5. Research

There were differences for environmental measures taken during the course of each experiment. All experiments were conducted at times when runner-type peanut seed production could normally occur and are thus representative of producer practices. Cumulative rainfall ranged from 555 to 841 mm between the times of the first and last planting (Table 1), which are representative for the region. Irrigation was applied as recommended when required (data not shown). Maximum solar radiation (MJ m−2) and total GDD occurred each year with the May, as opposed to April or June, planting dates for all three site-year locations. Significant cultivar-by-year interactions prevented the data from being combined by cultivar across tests. Therefore, data for the Dawson 2008 and 2009, and Headland 2009 seed experiments were analyzed separately and presented by seed location and planting date for each cultivar (Table 1).

There are three primary requirements for seed germination: heat, water, and oxygen. Temperature was the only variable evaluated for the runner-type peanut seed in this research. It is an important factor influencing germination in the field [48, 50]. Germination patterns by day against temperature under thermal times were consistent from year to year (Data not shown). Patterns were nonlinear in progression with germination beginning slowly at low temperatures, followed by a rapid growth phase from 20 to 32°C and then remained constant. The optimum temperatures for experiments were >25°C for all intervals greater than 48 hours. Variation in radicle development occurred with respect to temperature, and therefore variation in vigor detected (Figure 4).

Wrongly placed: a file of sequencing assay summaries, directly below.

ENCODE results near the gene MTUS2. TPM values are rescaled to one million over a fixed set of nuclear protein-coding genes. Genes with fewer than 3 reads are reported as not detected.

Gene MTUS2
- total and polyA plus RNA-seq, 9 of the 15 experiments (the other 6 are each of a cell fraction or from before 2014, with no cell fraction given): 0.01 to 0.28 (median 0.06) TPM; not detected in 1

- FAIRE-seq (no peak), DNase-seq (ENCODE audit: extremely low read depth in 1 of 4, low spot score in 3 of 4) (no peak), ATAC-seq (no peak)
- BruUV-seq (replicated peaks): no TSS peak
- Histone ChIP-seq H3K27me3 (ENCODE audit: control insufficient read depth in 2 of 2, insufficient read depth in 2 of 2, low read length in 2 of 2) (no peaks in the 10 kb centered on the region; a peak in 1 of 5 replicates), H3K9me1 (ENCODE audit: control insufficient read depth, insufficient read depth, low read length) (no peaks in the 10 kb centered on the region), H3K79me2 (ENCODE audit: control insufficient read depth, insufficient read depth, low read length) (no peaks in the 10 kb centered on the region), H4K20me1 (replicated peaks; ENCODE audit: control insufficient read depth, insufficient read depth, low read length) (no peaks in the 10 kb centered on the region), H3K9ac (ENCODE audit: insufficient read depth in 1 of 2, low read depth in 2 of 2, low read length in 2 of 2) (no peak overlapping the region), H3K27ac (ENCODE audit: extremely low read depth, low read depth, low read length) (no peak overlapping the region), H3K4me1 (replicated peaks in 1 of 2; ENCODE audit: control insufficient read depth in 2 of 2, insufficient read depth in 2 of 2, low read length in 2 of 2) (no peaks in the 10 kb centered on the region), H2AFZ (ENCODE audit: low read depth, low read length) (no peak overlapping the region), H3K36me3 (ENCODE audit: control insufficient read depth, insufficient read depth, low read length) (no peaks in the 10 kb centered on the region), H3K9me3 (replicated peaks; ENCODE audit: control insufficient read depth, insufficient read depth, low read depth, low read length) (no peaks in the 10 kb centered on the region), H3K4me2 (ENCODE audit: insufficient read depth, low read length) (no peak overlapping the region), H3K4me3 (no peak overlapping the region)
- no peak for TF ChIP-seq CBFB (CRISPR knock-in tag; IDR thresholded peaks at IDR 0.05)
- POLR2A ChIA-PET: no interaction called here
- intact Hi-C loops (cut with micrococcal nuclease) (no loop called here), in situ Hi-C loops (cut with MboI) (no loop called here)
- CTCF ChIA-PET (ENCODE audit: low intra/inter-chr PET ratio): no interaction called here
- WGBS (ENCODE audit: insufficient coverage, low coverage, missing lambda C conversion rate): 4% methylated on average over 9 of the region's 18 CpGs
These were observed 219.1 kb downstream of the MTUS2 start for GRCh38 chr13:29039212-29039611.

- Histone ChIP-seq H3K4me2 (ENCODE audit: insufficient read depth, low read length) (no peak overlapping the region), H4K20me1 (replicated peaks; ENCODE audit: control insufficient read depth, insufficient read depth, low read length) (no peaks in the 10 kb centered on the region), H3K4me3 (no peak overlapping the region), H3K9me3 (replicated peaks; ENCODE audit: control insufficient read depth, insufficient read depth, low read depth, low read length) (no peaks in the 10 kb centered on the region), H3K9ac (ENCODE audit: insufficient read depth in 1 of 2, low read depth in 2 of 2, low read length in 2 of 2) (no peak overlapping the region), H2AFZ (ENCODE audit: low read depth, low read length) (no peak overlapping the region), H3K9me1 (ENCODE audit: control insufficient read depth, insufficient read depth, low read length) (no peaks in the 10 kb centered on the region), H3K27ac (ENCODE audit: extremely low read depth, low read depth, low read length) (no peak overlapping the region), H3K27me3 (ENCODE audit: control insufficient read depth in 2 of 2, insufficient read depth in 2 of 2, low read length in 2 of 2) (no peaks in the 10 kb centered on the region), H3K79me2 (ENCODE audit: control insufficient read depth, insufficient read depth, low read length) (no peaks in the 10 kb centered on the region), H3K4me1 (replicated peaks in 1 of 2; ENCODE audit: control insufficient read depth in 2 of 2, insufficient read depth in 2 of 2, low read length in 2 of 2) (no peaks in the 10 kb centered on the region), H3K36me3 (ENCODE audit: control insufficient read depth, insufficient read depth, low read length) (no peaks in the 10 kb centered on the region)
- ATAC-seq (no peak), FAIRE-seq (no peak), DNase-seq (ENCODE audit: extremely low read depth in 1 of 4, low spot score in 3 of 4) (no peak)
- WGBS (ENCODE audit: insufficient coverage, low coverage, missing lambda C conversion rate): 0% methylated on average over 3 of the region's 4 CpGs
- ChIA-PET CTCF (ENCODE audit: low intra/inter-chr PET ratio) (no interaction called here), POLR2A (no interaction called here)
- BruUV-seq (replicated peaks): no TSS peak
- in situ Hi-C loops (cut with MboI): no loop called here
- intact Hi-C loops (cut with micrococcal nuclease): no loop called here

Figure 4.

Runner-type peanut seed radicle length 144 hours after initiation for temperatures of 18, 22, 26 and 30°C. Photograph curiosity of Sidney Cromer.

Germination varied by year and planting date for each experiment. For Dawson 2008 runner-type peanut seed germination was 79–93% across all planting dates and cultivars when averaged over all temperatures (Table 2). While these differences are noted, they do not relate to seed vigor. For non-linear regression, the seed produced from all cultivars had a greater germination rate (parameter a) of 89–93% for the 12 May 2008 planting date, as opposed to the 21 April or 1 June plantings at 79–86%. Using 95% confidence intervals, the three parameters in the logistics growth curves were compared within cultivars over planting dates [51]. Maximum germination rate (parameter a) were different dependent on the cultivar and time of planting (Table 2). Overall runner-type peanut seed produced from 21 April, 12 May, and 2 June 2008 plantings maintained a high level of vigor when exposed to gradient temperatures ranging from 14 to 35°C. Overlap existed in parameters b1 and b2 in most cultivars, indicating that the initial germination rate and growth speed were similar (Figure 5), although some significant differences did occur (Table 2). Runner-type peanut seed produced for all planting dates and cultivars in 2008 Dawson Germ80 were 22–40 GDD. This was similar to other research comparing runner-type breeder seed over a 6-year period with Germ80s of 24–42 GDD [37].

Parameter acParameter b1cParameter b2c
CultivarPlanting dateaGerminationaMaximum rate95% CLEstimate95% CLEstimate95% CLGerm80
%GDD
GA Green21 April8590.5±1.2bd0.74±0.21ad0.20±0.01ad34
12 May9395.7±1.2a0.93±0.31a0.28±0.02b22
2 June8688.0±0.9b0.20±0.07b0.32±0.02b26
AT3085R021 April8088.0±1.2b0.80±0.23a0.20±0.01a35
12 May9194.0±1.2a1.2±0.35a0.25±0.02b24
2 June8689.5±1.0b0.40±0.11b0.30±0.02c25